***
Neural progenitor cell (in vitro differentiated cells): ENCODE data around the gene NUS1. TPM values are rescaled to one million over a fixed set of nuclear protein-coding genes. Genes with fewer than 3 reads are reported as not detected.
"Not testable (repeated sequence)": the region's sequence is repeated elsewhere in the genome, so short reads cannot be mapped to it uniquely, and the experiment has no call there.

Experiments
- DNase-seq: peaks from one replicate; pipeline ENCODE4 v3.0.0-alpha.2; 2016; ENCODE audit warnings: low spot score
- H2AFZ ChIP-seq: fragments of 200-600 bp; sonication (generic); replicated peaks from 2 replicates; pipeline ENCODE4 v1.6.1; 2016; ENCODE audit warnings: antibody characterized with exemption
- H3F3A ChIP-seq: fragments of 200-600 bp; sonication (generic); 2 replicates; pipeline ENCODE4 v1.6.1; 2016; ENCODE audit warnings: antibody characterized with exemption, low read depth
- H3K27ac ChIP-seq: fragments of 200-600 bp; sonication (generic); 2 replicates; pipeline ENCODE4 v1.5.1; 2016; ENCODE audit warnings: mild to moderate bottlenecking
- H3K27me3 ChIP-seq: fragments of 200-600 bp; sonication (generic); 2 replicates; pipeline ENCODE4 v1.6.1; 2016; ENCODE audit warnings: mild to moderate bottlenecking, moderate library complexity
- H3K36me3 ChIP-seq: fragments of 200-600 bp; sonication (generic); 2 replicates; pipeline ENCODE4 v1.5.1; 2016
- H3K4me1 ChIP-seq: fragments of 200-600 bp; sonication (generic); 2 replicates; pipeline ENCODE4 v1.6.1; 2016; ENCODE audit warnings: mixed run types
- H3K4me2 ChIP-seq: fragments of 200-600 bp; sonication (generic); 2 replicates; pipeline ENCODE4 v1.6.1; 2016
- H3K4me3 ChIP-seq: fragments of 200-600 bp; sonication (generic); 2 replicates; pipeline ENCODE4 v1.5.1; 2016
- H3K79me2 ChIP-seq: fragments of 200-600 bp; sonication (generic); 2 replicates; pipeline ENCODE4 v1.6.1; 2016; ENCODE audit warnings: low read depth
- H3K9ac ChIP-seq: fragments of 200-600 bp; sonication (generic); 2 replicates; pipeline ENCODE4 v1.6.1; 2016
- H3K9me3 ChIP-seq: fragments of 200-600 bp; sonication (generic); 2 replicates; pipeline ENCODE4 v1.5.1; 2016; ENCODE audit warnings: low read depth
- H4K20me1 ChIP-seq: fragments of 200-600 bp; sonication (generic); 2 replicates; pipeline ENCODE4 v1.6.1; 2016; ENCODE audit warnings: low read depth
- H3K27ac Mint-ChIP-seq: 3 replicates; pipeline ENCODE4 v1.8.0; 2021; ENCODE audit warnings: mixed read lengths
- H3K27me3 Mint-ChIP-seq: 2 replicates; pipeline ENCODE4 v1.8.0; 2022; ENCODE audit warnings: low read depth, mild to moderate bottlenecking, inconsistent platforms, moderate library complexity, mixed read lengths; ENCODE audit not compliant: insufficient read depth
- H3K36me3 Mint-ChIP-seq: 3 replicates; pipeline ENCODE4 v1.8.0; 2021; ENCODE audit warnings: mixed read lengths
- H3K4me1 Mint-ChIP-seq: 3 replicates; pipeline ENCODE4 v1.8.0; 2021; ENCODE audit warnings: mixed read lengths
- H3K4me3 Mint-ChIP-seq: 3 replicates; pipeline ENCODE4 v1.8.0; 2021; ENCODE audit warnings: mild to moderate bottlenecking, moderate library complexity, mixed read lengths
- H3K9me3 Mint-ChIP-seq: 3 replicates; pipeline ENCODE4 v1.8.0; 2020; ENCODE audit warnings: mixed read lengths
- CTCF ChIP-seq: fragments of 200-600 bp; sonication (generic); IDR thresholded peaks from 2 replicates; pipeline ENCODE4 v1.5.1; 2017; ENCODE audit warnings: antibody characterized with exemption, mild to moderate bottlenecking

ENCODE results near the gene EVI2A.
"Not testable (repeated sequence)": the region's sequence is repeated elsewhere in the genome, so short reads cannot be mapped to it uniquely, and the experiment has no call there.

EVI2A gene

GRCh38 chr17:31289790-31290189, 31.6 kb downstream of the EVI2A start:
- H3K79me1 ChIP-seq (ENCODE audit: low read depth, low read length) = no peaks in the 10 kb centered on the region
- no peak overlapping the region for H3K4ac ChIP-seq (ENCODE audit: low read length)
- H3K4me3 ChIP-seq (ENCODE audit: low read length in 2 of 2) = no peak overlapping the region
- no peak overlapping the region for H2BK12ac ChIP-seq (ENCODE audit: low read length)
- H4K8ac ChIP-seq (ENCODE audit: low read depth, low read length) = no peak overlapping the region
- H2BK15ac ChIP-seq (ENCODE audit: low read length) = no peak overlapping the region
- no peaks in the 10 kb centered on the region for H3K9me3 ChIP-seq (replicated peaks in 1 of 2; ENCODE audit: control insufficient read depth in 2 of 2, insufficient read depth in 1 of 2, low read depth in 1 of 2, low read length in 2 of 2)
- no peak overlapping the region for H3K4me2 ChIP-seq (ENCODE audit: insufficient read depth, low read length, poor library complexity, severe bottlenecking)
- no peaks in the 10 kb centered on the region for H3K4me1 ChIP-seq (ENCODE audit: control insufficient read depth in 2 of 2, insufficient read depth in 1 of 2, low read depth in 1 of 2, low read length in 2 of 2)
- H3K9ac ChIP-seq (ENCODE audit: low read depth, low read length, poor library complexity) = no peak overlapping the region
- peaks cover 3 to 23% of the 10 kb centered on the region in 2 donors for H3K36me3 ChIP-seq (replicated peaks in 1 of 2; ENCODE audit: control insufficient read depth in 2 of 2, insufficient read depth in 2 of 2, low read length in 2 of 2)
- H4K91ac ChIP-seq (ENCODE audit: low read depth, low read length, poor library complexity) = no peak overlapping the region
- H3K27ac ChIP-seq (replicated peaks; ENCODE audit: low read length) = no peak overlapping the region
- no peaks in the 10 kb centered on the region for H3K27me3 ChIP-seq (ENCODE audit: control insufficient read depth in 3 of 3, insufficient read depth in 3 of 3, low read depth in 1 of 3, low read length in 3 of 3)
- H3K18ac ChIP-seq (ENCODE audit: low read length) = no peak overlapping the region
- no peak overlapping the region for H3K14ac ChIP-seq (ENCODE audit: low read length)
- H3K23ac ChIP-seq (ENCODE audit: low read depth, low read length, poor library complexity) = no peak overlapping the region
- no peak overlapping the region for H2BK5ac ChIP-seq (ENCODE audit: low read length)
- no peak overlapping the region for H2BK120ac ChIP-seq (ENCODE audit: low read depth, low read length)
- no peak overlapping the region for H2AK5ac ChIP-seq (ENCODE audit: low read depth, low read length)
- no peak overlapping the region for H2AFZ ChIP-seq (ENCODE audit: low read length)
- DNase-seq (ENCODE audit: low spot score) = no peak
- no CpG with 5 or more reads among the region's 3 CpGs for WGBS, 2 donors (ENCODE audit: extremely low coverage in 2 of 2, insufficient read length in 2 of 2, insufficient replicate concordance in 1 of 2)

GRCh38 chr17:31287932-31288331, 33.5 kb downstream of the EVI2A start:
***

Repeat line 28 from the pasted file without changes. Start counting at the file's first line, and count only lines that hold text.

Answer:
- H3K79me1 ChIP-seq (ENCODE audit: low read depth, low read length) = no peaks in the 10 kb centered on the region